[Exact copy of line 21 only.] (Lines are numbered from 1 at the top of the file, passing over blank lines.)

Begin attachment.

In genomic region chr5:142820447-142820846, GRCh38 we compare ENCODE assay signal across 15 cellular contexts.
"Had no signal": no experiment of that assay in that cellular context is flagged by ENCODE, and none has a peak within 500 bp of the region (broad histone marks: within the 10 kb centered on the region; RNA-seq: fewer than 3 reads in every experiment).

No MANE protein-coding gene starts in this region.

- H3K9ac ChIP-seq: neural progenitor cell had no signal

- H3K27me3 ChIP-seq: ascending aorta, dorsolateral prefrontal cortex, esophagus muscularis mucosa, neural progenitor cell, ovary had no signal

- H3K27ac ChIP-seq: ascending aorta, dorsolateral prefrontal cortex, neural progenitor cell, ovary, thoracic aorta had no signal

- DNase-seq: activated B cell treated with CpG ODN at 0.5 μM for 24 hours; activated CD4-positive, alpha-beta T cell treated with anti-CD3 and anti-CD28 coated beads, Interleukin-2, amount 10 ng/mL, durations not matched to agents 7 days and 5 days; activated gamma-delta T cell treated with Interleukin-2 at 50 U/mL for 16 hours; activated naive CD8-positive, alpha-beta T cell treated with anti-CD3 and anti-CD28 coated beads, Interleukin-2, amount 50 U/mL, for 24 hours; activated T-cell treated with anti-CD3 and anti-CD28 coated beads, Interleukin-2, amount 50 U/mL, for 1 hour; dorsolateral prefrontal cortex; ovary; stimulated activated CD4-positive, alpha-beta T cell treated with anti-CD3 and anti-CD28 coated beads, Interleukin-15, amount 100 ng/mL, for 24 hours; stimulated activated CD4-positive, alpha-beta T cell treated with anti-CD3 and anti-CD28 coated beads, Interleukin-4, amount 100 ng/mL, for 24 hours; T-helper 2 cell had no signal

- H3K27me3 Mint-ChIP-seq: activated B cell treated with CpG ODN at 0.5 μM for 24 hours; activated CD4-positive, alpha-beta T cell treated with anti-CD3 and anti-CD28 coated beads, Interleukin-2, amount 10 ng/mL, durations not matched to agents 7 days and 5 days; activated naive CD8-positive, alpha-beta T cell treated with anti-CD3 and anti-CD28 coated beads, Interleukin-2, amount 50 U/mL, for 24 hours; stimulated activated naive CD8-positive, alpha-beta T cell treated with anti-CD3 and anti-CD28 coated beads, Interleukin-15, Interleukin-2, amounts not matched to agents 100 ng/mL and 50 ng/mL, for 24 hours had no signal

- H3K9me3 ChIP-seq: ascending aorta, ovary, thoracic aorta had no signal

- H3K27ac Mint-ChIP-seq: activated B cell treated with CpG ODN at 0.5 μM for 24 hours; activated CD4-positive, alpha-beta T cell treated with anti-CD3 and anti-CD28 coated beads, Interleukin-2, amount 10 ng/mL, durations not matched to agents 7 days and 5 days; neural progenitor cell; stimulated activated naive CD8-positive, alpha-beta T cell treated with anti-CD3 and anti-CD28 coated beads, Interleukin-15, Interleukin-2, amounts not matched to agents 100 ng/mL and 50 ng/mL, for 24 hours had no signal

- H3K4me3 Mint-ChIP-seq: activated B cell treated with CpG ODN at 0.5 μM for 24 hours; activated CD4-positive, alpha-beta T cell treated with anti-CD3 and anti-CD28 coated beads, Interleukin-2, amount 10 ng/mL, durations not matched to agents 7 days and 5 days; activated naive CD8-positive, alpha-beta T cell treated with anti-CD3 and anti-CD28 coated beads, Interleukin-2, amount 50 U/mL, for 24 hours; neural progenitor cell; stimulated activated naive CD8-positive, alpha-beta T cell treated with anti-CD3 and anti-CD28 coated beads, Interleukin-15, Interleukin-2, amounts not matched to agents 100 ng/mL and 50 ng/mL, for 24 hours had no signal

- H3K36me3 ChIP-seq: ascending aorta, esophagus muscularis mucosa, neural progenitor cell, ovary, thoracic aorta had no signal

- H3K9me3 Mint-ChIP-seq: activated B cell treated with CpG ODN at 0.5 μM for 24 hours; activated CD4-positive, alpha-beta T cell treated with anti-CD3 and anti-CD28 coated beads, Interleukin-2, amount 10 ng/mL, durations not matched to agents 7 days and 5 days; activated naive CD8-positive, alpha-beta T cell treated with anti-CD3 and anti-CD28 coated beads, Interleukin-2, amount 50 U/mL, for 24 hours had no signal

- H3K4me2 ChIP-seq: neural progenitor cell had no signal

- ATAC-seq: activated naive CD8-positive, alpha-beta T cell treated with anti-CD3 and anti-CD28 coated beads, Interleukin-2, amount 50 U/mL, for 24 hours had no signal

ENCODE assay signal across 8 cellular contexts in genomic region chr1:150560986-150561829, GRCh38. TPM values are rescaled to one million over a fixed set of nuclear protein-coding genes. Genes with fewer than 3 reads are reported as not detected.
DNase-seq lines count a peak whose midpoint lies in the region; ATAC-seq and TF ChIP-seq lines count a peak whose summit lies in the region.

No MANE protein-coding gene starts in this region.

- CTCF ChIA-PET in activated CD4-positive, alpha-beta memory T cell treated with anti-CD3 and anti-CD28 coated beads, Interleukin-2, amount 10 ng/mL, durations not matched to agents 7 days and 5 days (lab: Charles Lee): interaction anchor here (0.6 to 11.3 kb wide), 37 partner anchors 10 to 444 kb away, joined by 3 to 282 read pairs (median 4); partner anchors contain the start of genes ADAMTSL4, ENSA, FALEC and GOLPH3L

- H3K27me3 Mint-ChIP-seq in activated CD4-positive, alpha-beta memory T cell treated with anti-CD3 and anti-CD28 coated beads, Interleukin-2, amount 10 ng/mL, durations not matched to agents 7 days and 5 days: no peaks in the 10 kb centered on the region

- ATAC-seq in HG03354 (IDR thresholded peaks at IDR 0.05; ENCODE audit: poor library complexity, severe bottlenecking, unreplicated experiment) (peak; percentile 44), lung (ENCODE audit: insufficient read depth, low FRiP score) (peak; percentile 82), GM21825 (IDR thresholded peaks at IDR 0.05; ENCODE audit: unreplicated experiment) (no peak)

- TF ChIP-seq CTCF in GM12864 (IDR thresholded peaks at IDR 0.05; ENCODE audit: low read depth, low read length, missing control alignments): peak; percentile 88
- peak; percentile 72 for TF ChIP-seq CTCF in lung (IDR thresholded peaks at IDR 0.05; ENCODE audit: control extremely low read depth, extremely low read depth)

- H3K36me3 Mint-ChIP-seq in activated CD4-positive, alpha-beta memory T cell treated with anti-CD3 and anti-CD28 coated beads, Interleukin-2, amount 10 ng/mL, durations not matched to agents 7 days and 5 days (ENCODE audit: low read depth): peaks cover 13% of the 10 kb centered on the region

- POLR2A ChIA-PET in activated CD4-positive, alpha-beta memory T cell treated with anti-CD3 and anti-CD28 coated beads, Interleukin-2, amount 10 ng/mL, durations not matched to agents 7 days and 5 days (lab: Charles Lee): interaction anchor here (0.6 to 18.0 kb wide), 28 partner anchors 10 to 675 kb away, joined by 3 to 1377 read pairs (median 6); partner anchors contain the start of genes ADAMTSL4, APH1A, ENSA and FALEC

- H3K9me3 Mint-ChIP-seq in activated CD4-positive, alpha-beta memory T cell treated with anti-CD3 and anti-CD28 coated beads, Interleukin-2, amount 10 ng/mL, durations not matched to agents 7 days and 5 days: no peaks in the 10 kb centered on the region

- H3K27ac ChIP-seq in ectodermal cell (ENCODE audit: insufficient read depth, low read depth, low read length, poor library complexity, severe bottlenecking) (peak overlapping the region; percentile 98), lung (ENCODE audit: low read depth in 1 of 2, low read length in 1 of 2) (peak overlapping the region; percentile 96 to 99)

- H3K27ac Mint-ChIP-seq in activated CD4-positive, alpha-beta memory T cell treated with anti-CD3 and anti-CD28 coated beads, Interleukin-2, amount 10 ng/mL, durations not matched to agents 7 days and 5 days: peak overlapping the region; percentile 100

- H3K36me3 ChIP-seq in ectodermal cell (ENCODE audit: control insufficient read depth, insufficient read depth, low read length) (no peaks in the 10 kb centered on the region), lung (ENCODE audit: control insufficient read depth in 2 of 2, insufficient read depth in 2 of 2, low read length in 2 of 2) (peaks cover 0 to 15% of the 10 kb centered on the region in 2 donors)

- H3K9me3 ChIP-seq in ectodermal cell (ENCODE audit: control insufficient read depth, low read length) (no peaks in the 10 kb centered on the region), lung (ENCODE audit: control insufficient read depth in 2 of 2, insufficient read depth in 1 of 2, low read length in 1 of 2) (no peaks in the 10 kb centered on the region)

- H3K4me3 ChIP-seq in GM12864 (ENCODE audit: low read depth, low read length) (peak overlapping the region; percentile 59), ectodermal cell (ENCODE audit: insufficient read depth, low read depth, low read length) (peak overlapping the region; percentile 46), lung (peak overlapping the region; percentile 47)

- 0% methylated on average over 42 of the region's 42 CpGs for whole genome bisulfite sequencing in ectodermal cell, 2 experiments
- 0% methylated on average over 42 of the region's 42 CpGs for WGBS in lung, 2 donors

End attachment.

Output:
- ATAC-seq in HG03354 (IDR thresholded peaks at IDR 0.05; ENCODE audit: poor library complexity, severe bottlenecking, unreplicated experiment) (peak; percentile 44), lung (ENCODE audit: insufficient read depth, low FRiP score) (peak; percentile 82), GM21825 (IDR thresholded peaks at IDR 0.05; ENCODE audit: unreplicated experiment) (no peak)